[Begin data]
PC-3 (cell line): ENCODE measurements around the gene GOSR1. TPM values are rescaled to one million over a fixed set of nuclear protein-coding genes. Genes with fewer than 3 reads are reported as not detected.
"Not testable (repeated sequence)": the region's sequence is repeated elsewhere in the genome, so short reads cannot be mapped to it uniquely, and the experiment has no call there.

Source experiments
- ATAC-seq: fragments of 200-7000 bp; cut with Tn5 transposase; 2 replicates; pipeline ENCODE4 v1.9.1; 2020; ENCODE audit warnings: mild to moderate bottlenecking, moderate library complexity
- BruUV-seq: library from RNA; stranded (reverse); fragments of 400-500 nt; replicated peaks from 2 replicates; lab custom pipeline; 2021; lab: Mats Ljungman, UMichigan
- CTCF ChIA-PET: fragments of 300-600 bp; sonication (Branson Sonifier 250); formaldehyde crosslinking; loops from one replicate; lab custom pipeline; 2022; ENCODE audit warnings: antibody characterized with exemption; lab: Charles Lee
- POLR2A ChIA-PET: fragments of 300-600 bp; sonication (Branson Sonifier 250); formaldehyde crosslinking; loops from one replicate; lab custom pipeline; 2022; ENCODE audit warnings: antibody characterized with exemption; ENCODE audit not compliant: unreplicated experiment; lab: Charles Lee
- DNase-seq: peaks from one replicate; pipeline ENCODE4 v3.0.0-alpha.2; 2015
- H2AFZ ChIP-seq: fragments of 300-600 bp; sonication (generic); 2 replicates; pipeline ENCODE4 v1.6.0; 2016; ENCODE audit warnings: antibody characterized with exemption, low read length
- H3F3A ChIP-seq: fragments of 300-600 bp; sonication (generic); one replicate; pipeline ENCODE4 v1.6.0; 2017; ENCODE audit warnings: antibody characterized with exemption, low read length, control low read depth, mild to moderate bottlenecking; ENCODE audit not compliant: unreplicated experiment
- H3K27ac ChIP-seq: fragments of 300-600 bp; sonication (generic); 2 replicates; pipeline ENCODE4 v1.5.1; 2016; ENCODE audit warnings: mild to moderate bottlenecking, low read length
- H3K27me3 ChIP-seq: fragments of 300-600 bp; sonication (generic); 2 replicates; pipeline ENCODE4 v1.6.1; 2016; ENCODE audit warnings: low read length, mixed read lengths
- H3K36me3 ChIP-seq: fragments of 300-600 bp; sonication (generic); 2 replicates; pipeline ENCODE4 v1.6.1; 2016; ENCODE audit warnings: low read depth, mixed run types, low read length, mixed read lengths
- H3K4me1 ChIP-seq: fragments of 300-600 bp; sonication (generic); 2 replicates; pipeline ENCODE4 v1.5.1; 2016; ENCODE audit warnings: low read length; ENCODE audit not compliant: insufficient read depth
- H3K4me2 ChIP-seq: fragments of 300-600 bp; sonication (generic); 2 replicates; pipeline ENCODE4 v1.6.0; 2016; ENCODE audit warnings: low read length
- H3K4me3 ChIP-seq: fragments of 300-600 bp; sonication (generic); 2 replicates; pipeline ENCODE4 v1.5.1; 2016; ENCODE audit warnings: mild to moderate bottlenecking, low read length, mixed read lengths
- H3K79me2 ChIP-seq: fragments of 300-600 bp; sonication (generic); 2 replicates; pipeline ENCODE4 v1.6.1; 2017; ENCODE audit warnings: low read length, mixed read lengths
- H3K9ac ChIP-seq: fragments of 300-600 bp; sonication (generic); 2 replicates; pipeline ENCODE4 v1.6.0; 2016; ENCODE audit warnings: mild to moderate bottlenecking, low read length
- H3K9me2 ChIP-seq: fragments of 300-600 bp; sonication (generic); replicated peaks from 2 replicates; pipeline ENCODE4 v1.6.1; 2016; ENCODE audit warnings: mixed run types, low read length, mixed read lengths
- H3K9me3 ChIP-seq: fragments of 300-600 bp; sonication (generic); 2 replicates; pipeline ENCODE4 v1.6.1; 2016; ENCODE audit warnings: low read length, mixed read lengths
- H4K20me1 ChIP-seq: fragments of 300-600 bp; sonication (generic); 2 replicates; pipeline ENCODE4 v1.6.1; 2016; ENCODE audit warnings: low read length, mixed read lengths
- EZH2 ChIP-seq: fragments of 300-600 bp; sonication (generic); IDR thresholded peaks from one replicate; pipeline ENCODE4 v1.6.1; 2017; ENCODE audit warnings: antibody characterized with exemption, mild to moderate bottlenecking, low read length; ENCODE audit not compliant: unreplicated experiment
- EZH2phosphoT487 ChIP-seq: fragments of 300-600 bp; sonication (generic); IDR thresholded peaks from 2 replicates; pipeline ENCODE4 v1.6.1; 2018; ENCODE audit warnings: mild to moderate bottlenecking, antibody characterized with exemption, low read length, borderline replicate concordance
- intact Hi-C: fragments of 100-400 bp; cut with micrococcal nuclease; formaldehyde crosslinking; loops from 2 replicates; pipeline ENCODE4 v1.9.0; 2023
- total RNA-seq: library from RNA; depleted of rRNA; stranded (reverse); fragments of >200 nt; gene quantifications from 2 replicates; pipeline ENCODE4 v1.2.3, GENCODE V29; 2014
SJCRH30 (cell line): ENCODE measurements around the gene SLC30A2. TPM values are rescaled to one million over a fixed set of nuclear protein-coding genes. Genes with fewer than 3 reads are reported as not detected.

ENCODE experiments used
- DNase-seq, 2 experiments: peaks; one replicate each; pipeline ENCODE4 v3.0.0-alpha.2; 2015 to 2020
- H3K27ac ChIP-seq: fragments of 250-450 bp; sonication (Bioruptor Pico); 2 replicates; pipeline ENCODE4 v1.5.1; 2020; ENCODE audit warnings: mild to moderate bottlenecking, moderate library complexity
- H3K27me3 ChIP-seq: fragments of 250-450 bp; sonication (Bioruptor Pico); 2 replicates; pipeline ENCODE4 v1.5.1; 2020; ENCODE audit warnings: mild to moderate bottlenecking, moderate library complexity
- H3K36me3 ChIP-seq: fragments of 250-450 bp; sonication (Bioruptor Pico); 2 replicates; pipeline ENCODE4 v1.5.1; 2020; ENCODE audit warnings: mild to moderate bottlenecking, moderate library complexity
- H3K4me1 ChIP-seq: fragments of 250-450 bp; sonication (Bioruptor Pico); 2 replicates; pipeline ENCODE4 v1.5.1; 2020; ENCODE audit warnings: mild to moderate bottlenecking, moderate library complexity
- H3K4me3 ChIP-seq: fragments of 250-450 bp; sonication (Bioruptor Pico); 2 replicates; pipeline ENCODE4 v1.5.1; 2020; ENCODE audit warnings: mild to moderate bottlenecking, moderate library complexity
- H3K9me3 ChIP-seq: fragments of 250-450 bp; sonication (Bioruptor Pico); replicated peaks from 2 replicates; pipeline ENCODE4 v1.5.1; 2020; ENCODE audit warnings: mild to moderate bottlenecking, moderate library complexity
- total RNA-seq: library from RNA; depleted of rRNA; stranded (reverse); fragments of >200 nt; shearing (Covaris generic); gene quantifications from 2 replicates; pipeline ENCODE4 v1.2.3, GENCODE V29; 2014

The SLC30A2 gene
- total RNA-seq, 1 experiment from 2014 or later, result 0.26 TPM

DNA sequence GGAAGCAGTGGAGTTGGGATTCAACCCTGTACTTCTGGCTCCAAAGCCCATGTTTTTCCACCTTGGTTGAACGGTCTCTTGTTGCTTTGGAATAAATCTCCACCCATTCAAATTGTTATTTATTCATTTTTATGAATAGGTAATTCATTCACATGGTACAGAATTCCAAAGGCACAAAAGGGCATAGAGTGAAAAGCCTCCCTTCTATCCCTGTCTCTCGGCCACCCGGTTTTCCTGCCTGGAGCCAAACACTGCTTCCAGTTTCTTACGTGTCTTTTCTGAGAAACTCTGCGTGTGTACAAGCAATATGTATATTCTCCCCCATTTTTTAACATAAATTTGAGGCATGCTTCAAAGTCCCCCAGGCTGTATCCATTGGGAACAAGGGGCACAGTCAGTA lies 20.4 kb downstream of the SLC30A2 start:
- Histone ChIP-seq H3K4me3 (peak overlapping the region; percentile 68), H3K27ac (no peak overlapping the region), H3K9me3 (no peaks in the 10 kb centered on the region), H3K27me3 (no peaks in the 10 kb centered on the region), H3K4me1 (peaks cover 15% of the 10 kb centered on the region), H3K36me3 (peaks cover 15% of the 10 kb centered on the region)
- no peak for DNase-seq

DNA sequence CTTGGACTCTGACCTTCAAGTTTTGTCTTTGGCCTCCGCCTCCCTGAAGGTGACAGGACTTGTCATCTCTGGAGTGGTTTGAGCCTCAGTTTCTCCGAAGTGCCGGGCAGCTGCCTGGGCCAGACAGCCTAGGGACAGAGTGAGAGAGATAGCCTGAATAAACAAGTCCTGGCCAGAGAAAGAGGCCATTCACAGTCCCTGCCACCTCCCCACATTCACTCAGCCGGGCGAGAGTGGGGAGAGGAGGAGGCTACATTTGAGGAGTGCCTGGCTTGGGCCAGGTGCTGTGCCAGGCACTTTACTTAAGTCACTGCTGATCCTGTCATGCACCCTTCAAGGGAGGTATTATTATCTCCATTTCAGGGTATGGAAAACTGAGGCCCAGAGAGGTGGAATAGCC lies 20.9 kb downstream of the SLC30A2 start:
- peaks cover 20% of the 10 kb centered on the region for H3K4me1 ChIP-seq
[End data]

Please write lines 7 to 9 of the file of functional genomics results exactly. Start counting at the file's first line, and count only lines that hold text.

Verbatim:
- POLR2A ChIA-PET: fragments of 300-600 bp; sonication (Branson Sonifier 250); formaldehyde crosslinking; loops from one replicate; lab custom pipeline; 2022; ENCODE audit warnings: antibody characterized with exemption; ENCODE audit not compliant: unreplicated experiment; lab: Charles Lee
- DNase-seq: peaks from one replicate; pipeline ENCODE4 v3.0.0-alpha.2; 2015
- H2AFZ ChIP-seq: fragments of 300-600 bp; sonication (generic); 2 replicates; pipeline ENCODE4 v1.6.0; 2016; ENCODE audit warnings: antibody characterized with exemption, low read length